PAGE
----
[Note 1] The double jeopardy clause of the Fifth Amendment to the United States Constitution provides that no person shall "be twice put in jeopardy of life or limb." This prohibition applies to State governments through the Fourteenth Amendment to the United States Constitution. Benton v. Maryland, 395 U.S. 784, 794 (1969).
[Note 2] Although not explicitly enumerated in the Massachusetts Declaration of Rights, protection against double jeopardy has long been a part of Massachusetts common and statutory law. Commonwealth v. Woods, 414 Mass. 343 , 346, cert. denied, 510 U.S. 815 (1993). See G. L. c. 263, § 7 (codifying protection against double jeopardy).
[Note 3] A defendant raising "a double jeopardy claim of substantial merit" is entitled to appellate review of that claim before the second trial commences. Neverson v. Commonwealth, 406 Mass. 174 , 175 (1989). The proper mechanism for obtaining such review is initiated by a petition to a single justice of this court pursuant to the provisions of G. L. c. 211, § 3. Id.
[Note 4] In addition, the defendant argues that retrying her on a joint venture theory is barred by judicial estoppel and would create an impermissible variance with the indictment. We discuss these issues infra.
[Note 5] The defendant also claimed that the Commonwealth was judicially estopped from retrying her as a joint venturer.
[Note 6] The Commonwealth urges that we revisit our holding in Berry v. Commonwealth, 393 Mass. 793 , 798 (1985), allowing appellate review of the sufficiency of the evidence, after a mistrial, before retrial. The Commonwealth asks us to hold, as the United States Supreme Court did in Richardson v. United States, 468 U.S. 317, 323 (1984), that, after a "hung jury," an appellate court need not consider the sufficiency of the evidence at the first trial. We rejected this invitation in the Berry case and decline to revisit the issue now.
[Note 7] There is no dispute that at the trial, the Commonwealth did not pursue a joint venture theory: it did not suggest a joint venture theory in its opening statement, present any evidence to support a joint venture between the defendant and her nephew, Kenneth Choy, or seek a joint venture instruction when the jury were originally charged. The Commonwealth did request a joint venture instruction after the jury asked whether the defendant must have started the fire physically in order to be found guilty, but the judge denied the request.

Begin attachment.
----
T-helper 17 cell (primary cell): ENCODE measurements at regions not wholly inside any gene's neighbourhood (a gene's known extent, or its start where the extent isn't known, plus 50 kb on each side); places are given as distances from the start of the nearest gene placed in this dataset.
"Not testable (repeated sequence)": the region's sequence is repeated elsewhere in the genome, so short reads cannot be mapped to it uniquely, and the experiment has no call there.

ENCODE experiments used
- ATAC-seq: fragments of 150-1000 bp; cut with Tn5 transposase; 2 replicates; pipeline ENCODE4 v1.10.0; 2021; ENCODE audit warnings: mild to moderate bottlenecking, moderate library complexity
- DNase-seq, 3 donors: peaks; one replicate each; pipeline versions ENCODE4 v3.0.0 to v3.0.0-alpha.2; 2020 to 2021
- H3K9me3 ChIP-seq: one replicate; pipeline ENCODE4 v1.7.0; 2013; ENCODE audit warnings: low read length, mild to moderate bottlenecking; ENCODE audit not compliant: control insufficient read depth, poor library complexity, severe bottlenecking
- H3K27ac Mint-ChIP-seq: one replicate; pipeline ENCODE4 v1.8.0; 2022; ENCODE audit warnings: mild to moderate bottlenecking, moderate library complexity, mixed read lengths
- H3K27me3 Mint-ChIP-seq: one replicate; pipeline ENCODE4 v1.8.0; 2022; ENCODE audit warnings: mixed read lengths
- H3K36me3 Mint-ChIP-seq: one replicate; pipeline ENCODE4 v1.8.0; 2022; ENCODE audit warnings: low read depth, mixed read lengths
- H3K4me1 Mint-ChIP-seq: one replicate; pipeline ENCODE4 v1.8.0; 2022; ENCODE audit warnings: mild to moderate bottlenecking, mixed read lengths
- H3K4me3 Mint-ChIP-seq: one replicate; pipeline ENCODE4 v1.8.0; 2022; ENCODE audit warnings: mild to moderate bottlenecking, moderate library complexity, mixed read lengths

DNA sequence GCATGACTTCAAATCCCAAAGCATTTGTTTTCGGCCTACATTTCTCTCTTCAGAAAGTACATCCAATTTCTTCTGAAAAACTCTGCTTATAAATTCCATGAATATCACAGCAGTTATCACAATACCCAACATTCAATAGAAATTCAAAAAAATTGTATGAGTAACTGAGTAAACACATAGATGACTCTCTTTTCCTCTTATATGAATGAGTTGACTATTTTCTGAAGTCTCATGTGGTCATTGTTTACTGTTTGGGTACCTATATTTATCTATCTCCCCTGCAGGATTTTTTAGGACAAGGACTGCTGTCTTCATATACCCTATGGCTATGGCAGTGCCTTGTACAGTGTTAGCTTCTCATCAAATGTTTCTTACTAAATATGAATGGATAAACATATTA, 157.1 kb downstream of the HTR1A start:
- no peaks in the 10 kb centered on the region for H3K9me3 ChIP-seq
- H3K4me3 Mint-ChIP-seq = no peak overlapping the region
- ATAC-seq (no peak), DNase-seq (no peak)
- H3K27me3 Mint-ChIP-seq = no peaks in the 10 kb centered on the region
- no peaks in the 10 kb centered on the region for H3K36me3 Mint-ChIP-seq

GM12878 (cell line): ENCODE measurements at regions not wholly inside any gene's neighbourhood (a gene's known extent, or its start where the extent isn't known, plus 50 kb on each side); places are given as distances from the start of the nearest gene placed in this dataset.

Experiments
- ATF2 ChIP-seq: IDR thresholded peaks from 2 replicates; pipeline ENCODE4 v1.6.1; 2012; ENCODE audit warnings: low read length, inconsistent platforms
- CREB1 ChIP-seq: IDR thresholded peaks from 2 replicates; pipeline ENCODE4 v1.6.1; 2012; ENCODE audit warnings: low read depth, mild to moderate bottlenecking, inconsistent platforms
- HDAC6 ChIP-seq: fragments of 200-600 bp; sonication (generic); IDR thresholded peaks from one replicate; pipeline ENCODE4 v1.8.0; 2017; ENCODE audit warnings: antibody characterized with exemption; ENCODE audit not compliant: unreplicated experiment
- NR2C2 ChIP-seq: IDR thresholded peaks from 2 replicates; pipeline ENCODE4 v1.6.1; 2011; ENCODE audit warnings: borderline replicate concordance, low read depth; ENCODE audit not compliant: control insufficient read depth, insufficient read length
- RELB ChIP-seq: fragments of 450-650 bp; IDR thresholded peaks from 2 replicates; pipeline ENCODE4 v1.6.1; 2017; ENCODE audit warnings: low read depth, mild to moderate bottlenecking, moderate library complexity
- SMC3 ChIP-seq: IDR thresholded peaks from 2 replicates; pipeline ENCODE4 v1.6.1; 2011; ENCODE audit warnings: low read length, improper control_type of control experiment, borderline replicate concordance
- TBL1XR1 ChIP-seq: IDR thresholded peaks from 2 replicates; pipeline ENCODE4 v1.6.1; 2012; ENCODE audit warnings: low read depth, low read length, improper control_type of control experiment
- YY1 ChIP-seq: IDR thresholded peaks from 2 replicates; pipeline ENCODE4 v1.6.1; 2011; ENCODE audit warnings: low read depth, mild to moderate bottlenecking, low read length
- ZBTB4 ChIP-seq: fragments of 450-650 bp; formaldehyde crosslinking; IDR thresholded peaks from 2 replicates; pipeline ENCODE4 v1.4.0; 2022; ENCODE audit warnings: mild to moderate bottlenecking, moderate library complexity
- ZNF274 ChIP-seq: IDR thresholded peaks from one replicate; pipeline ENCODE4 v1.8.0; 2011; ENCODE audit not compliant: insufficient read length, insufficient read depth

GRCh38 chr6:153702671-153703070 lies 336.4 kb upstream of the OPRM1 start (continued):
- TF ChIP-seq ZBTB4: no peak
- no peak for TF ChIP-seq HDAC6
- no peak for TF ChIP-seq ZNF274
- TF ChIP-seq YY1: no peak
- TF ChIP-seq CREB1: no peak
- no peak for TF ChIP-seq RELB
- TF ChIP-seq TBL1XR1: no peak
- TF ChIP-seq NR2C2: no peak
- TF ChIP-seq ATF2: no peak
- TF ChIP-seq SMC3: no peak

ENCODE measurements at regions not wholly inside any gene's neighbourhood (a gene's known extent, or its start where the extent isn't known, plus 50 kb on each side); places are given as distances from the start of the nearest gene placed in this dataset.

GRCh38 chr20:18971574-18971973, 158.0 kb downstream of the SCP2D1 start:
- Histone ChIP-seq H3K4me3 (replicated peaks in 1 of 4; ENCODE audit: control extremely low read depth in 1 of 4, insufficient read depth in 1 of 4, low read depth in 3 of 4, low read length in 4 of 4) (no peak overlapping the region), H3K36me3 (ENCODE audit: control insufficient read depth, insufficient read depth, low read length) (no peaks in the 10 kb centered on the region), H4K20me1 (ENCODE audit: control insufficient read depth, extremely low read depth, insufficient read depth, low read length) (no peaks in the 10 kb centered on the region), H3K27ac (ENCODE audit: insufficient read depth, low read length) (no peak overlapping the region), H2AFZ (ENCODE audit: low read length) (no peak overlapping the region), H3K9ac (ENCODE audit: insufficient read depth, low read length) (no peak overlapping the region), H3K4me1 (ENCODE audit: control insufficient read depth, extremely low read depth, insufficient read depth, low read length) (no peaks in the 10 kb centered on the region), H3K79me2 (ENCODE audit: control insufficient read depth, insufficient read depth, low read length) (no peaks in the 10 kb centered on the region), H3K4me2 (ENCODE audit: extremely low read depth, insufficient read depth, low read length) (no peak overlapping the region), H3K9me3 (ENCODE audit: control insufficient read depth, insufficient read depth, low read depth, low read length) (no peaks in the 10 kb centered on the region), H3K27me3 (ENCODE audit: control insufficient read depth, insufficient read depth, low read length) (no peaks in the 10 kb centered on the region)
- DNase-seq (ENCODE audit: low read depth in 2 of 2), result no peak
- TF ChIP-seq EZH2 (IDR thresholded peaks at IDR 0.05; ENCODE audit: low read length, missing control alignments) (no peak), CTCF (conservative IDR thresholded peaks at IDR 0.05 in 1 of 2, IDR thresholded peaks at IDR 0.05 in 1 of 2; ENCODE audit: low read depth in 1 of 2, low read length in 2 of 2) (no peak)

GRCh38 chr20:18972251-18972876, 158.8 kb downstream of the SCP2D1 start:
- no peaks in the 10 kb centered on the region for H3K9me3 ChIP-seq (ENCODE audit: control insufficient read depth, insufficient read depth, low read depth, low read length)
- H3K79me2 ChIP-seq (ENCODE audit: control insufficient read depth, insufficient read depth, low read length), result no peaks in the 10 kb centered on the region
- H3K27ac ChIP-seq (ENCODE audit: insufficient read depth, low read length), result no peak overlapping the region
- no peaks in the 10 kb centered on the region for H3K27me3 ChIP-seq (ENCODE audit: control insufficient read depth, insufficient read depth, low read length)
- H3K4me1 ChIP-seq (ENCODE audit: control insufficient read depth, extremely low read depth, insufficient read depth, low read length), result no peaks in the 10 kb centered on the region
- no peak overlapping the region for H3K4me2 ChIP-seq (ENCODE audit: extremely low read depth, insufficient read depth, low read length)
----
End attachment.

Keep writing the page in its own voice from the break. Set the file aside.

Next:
[Note 8] General Laws c. 266, § 1, was rewritten in 1932 specifically to broaden the types of acts that would constitute the crime of arson. See St. 1932, c. 192, § 1. General Laws (Ter. Ed.) c. 266, § 1, had applied only to one who "wilfully and maliciously burn[ed] the dwelling house of another" or "wilfully and maliciously set fire to a building by the burning whereof such dwelling house is burned." See Commonwealth v. Bloomberg, 302 Mass. 349 , 351-352 (1939).
[Note 9] Kenneth Choy was indicted for murder in the first degree of Jimmy and Anne Choy, was tried separately from the defendant on these indictments, and was acquitted. The Commonwealth informs us that it intends to call Kenneth Choy as a witness at a retrial of the defendant, and describes Kenneth Choy's anticipated testimony, which includes a detailed recitation of his participation in the planning and execution of the fire that burned the house and led to the deaths of Jimmy and Anne Choy.
[Note 10] Depending on the evidence, and in accordance with the terms of the arson statute, the jury could be instructed along the following lines:
"A person commits the crime of arson if she commits any one or more of the following acts: she sets fire to a dwelling house or home; she burns the home; she causes the home to be burned; or she aids and abets, counsels, or arranges for the burning of the home. If the Commonwealth proves beyond a reasonable doubt that the defendant herself committed any one or more of the acts that I have just described, you may find the defendant guilty of arson."
This is intended as a template. It would only be appropriate to include (in the description of the acts that may constitute the crime of arson) those specific acts set out in the arson statute for which there is sufficient evidentiary support to warrant a finding of guilt beyond a reasonable doubt. Moreover, some of the words used in the statute -- and therefore in this template instruction -- may well warrant further definition or explanation for the jury by the trial judge.